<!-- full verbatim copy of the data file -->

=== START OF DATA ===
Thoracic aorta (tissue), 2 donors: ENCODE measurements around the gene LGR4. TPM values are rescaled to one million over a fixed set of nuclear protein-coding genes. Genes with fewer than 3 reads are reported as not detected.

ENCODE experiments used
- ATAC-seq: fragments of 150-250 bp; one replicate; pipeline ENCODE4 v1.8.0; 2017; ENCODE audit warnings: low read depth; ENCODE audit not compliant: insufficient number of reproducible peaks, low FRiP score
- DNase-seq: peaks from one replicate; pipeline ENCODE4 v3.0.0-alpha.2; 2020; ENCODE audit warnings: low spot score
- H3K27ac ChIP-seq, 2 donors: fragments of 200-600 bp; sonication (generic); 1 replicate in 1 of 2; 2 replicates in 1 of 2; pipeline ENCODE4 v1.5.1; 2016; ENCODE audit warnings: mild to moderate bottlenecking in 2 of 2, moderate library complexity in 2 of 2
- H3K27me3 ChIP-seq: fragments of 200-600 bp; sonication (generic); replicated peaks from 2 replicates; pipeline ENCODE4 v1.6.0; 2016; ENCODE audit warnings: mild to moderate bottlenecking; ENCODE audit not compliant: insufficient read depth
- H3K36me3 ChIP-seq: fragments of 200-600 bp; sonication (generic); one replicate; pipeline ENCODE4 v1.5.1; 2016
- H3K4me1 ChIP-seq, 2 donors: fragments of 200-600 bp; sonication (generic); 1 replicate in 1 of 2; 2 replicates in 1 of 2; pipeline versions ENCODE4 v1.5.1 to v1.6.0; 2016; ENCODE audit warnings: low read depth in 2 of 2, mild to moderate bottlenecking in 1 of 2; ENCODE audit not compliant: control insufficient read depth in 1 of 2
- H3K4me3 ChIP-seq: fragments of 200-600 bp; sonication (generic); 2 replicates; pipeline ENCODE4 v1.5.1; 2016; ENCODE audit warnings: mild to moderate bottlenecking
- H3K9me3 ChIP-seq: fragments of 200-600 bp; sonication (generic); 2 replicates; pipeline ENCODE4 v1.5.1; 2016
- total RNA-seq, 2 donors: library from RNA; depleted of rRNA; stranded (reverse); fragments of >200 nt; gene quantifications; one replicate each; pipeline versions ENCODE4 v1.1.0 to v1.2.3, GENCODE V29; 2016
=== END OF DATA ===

Thoracic aorta (tissue), 2 donors: ENCODE measurements around the gene LGR4. TPM values are rescaled to one million over a fixed set of nuclear protein-coding genes. Genes with fewer than 3 reads are reported as not detected.

ENCODE experiments used
- ATAC-seq: fragments of 150-250 bp; one replicate; pipeline ENCODE4 v1.8.0; 2017; ENCODE audit warnings: low read depth; ENCODE audit not compliant: insufficient number of reproducible peaks, low FRiP score
- DNase-seq: peaks from one replicate; pipeline ENCODE4 v3.0.0-alpha.2; 2020; ENCODE audit warnings: low spot score
- H3K27ac ChIP-seq, 2 donors: fragments of 200-600 bp; sonication (generic); 1 replicate in 1 of 2; 2 replicates in 1 of 2; pipeline ENCODE4 v1.5.1; 2016; ENCODE audit warnings: mild to moderate bottlenecking in 2 of 2, moderate library complexity in 2 of 2
- H3K27me3 ChIP-seq: fragments of 200-600 bp; sonication (generic); replicated peaks from 2 replicates; pipeline ENCODE4 v1.6.0; 2016; ENCODE audit warnings: mild to moderate bottlenecking; ENCODE audit not compliant: insufficient read depth
- H3K36me3 ChIP-seq: fragments of 200-600 bp; sonication (generic); one replicate; pipeline ENCODE4 v1.5.1; 2016
- H3K4me1 ChIP-seq, 2 donors: fragments of 200-600 bp; sonication (generic); 1 replicate in 1 of 2; 2 replicates in 1 of 2; pipeline versions ENCODE4 v1.5.1 to v1.6.0; 2016; ENCODE audit warnings: low read depth in 2 of 2, mild to moderate bottlenecking in 1 of 2; ENCODE audit not compliant: control insufficient read depth in 1 of 2
- H3K4me3 ChIP-seq: fragments of 200-600 bp; sonication (generic); 2 replicates; pipeline ENCODE4 v1.5.1; 2016; ENCODE audit warnings: mild to moderate bottlenecking
- H3K9me3 ChIP-seq: fragments of 200-600 bp; sonication (generic); 2 replicates; pipeline ENCODE4 v1.5.1; 2016
- total RNA-seq, 2 donors: library from RNA; depleted of rRNA; stranded (reverse); fragments of >200 nt; gene quantifications; one replicate each; pipeline versions ENCODE4 v1.1.0 to v1.2.3, GENCODE V29; 2016